Pagan Intrafaith: A Patheos Pagan Panel

This year at PantheaCon, I was pleased to moderate a panel on “Pagan Intrafaith,” discussing how interfaith models might benefit the Pagan community if applied internally. If you’d like to listen to the audio, proceed! Or, scroll down to see the list of presenters and the text of my opening remarks.


Pagan Intrafaith
Patheos Pagan Writers
Panel Presentation, PantheaCon 2013
February 15, 2013 – San Jose, California 

Pagan Intrafaith panel, Feb. 2013. Photo by Jason Pitzl-Waters.

Moderator: Christine Hoff Kraemer
Participants: Eric Scott, Sarah Twichell, Crystal Blanton, Jason Mankey, P. Sufenas Virius Lupus, Steven Abell


Introduction

Thank you all for coming to this panel on Pagan Intrafaith. I’m Christine Kraemer, managing editor of the Patheos Pagan channel, and I’m excited that I’ve been able to gather some of our most thoughtful writers for this discussion.

Before we begin, I’d like to address the question of what “intrafaith” work might be for Pagans. Many of you are familiar with the concept of interfaith work, which involves dialogue between different religious traditions. Interfaith work assumes the following:

First, that diversity is actively desirable. Interfaith work isn’t about tolerating each other, it’s about interacting with and learning from each other for mutual benefit.

Second, that when we are ignorant of other faiths, the assumptions and stereotyped thinking lead to unnecessary conflict. Interfaith work is thought to be a necessary part of peacebuilding and coalition building.

Third, that interfaith work is NOT about assimilation or abandoning our own religious commitments. Ideally, encountering other faiths should help us understand and commit more deeply to our own religions.

And finally, that the core of interfaith work is based on genuine dialogue, which consists of both speaking and listening, agreeing and disagreeing. The purpose is not for everyone in dialogue to resolve their differences, but rather to act on an ongoing commitment to understand those differences.

Interfaith dialogue makes it much more possible for diverse groups to work together on issues they care about. For instance, the Hindu American Foundation has sent representatives to PantheaCon for the past two years: they’re interested in lobbying for minority religious rights, and so are many Pagans. While there are some important differences between Paganism and Hinduism, and some issues on which we will probably never agree, minority religious rights are one area in which we can stand together and protect each other.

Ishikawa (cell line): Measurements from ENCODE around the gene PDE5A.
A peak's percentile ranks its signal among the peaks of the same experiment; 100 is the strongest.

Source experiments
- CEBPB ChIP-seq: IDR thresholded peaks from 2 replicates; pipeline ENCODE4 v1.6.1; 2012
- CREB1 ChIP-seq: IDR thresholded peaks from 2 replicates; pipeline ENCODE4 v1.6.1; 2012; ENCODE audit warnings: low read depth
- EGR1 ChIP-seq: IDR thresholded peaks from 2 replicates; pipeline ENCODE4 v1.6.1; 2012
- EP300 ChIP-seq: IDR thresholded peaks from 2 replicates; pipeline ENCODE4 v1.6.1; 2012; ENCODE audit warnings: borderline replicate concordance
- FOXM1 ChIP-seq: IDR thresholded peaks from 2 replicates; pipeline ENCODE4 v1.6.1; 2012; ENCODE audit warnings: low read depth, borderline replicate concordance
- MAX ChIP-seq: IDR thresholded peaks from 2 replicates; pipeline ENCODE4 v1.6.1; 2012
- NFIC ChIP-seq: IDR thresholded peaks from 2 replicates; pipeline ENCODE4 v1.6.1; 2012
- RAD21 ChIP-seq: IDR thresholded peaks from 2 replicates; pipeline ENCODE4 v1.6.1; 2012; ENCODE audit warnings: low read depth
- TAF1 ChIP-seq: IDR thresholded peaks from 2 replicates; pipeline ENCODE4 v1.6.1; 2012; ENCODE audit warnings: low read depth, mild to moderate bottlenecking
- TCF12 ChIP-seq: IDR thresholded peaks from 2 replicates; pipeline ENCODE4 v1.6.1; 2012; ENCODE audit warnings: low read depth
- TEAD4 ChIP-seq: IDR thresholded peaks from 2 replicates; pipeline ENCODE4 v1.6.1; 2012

This panel proposes that the same kind of work could be done WITHIN Paganism. Paganism is an extremely diverse movement, more of an umbrella for a collection of loosely related religions than a single religion. It seems the more we try to pin down what “Paganism” is, the more tension we create in our communities as people worry about where the lines of inclusion and exclusion will be drawn.

Many of our communities also experience tension around accidental exclusion. So far, many of our groups don’t do a good job about setting newcomers’ expectations around what they’re about. It’s possible for a Pagan to show up at a public Pagan circle expecting a Goddess- and nature-oriented ritual, only to be entirely thrown when the ritual focuses on urban-oriented gods. Paganism has very different threads, and it’s hard to find our commonalities if we don’t have a vocabulary to talk about – and APPRECIATE – our differences.

I’m in favor of a “big tent” definition of Paganism that is inclusive and welcoming – but if Paganism is going to survive as a diverse movement, we need to improve communication between different traditions and paths. I know that meeting Pagans with radically different beliefs and practices has helped me a great deal in developing my own, and I want my community to continue to be a place where that kind of inter-tradition communication can happen.

 


One additional note: one participant raised the question of how “diversity” is defined versus “pluralism,” and I’m not sure we ever gave a completely clear definition. Here are mine:

Diversity is the fact of having variety, such as a group containing people of many different religious paths or ethnic backgrounds.

Pluralism is a social state where groups of different ethnic origins, religions, cultures/subcultures, etc. maintain their separate identities. A weak pluralism is one where diversity is tolerated. A strong pluralism is one where diversity is celebrated and positive relationships between groups are cultivated.

Both “diversity” and “pluralism” have come to have connotations of deliberately nurturing a pluralistic social state, but I think that connotation may be relatively new, beginning in the twentieth century. Would love to hear from anyone who knows for sure.

 

[Many thanks to those who participated in the discussion, including Peter Dybing, Jason Pitzl-Waters, Teo Bishop, and Glenn Turner — and apologies to those participants whose names I did not know.]